Australia's Hillsong Worship has won a Grammy Award while rapper Jay-Z suffered a long, excruciating snub as Bruno Mars victoriously sang and danced his way to dominate music's biggest night.
Jay-Z, with wife Beyonce and six-year-old daughter Blue Ivy by his side, entered Madison Square Garden in New York with nine nominations - the most of any artist - and was expected to dominate.
Mars was the victor taking Album of the Year and Record of the Year for 24K Magic and Song of the Year for That's What I Like.
New Zealand's chart topper Lorde, nominated for Album of the Year for Melodrama, also fell victim to Mars' sweep of the ceremony.
"To the other nominees in this category Lorde, Kung Fu Kenny (Kendrick Lamar), Jay-Z and (Childish) Gambino, you guys are the reason I'm in the studio pulling my hair out because I know you will only come with top shelf artistry," Mars said in his Album of the Year victory speech.
Jay-Z had to sit in his seat empty-handed for 3.5 hours, with Lamar also dominating the rap categories including best rap album.
Hillsong Worship, formed out of the Sydney megachurch, received the award in the Best Contemporary Christian Music Performance/Song category for What A Beautiful Name.
"This is an absolutely incredible honour," Brooke Ligertwood, who accepted the award with Ben Fielding, said.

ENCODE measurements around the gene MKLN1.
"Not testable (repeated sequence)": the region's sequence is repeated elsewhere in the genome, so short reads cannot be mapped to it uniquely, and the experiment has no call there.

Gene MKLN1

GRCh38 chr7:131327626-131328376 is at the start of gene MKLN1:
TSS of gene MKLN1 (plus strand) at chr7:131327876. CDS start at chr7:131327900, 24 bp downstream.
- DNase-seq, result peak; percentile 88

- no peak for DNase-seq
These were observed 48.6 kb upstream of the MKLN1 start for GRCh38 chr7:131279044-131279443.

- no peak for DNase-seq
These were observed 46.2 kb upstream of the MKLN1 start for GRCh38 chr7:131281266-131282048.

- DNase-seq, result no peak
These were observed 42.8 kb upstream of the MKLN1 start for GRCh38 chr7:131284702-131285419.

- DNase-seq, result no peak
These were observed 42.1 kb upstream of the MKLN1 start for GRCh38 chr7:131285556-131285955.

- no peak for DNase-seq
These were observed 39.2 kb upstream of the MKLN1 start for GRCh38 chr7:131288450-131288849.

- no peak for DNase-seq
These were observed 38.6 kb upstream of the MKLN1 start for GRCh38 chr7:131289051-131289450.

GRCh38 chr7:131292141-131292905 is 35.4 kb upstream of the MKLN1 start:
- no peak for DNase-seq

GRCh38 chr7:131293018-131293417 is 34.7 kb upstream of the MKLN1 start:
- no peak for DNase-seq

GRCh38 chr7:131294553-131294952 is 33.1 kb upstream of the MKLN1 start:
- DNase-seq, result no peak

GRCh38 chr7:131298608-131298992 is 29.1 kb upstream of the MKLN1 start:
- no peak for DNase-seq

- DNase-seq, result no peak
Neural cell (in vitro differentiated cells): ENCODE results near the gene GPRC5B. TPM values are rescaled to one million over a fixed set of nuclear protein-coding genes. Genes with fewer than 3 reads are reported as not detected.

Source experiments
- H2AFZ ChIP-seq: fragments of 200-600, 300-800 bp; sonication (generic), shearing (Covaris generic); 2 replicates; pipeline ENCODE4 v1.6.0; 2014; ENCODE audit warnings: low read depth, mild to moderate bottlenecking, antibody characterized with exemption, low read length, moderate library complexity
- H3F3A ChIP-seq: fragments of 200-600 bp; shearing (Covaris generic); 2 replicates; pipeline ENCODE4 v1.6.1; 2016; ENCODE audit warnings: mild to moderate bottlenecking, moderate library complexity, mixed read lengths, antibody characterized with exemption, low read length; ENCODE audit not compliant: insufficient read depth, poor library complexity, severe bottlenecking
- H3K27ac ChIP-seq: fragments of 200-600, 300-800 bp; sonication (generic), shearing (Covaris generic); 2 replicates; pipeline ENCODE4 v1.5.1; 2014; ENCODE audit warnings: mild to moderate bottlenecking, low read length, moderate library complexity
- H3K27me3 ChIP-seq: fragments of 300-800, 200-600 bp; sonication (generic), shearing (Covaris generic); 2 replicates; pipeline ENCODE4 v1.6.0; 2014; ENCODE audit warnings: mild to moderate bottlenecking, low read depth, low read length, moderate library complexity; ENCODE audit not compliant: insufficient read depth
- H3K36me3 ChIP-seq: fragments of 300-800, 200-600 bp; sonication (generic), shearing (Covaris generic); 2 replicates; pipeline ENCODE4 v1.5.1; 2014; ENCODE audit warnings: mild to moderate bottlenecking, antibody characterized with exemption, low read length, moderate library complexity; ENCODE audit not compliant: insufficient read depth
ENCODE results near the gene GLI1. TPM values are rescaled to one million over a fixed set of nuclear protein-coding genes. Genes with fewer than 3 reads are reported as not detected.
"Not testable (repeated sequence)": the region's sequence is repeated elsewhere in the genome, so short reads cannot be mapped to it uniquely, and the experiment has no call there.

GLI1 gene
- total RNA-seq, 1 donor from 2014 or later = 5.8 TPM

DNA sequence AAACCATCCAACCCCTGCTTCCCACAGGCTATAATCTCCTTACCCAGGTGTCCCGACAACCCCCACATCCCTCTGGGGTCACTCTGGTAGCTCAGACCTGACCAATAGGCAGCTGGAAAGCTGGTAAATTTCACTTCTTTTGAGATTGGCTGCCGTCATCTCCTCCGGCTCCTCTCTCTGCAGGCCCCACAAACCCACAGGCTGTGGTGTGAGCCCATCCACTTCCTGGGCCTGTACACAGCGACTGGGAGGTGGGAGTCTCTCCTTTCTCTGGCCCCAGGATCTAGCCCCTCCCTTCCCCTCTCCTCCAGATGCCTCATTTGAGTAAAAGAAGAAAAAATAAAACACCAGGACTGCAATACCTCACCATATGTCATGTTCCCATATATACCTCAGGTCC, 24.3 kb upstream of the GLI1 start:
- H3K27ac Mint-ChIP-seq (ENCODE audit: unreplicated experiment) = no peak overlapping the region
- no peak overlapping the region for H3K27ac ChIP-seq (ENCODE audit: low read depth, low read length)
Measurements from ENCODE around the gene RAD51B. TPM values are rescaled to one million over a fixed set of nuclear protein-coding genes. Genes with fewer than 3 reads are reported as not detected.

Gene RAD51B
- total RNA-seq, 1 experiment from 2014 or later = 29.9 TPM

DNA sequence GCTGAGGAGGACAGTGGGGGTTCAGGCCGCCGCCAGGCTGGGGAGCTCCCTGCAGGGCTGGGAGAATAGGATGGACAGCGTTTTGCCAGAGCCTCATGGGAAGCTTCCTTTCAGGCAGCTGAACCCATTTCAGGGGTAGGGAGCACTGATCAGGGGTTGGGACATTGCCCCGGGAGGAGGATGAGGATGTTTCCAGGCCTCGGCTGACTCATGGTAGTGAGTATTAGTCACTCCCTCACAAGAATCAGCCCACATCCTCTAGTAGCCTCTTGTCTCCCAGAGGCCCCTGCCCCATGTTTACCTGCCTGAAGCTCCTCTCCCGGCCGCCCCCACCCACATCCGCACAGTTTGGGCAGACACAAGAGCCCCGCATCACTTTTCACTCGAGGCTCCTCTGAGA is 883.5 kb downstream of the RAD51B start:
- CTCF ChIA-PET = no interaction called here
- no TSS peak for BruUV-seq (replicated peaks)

The win halted a rough stretch for Australian artists Nick Cave and the Bad Seeds, Sia Furler and Sydney trio Mansionair missing out on awards earlier during the ceremony.
Sia was nominated in the Best Song Written for Film or TV category for Never Give Up, featured in the Nicole Kidman, Oscar-nominated Australian produced film Lion, but the Grammy went to Lin-Manuel Miranda for Disney's Moana song How Far I'll Go.
Nick Cave & The Bad Seeds and director Andrew Dominik began Australia's losing streak when they were overlooked in the Best Music Film category for One More Time With Feeling.
The Defiant Ones won the Grammy.
Sydney trio Mansionair were nominated in the Best Dance Recording category for their collaborative effort Line Of Sight with Seattle electronic duo Odesza, but they were beaten for the Grammy by LCD Soundsystem for Tonite.
The ceremony challenged US President Donald Trump's plans to restrict immigration, with multiple artists calling him out including U2 who performed on the Hudson River with the Statue of Liberty as the backdrop.
A skit also involved Snoop Dogg, Cher and other celebrities reading passages from Michael Wolff's new Fire and Fury expose on the Trump White House.
The skit ended with Trump's rival Hillary Clinton reading a passage.
Kesha, in an emotional performance of Praying, and Janelle Monae, in a stirring speech, bolstered the tsunami-like Time's Up movement that is targetting harassment, abuse of power, pay inequality and discrimination.
"We come in peace but we mean business and to those who would dare try and silence us we offer two words: Time's Up," Monae said.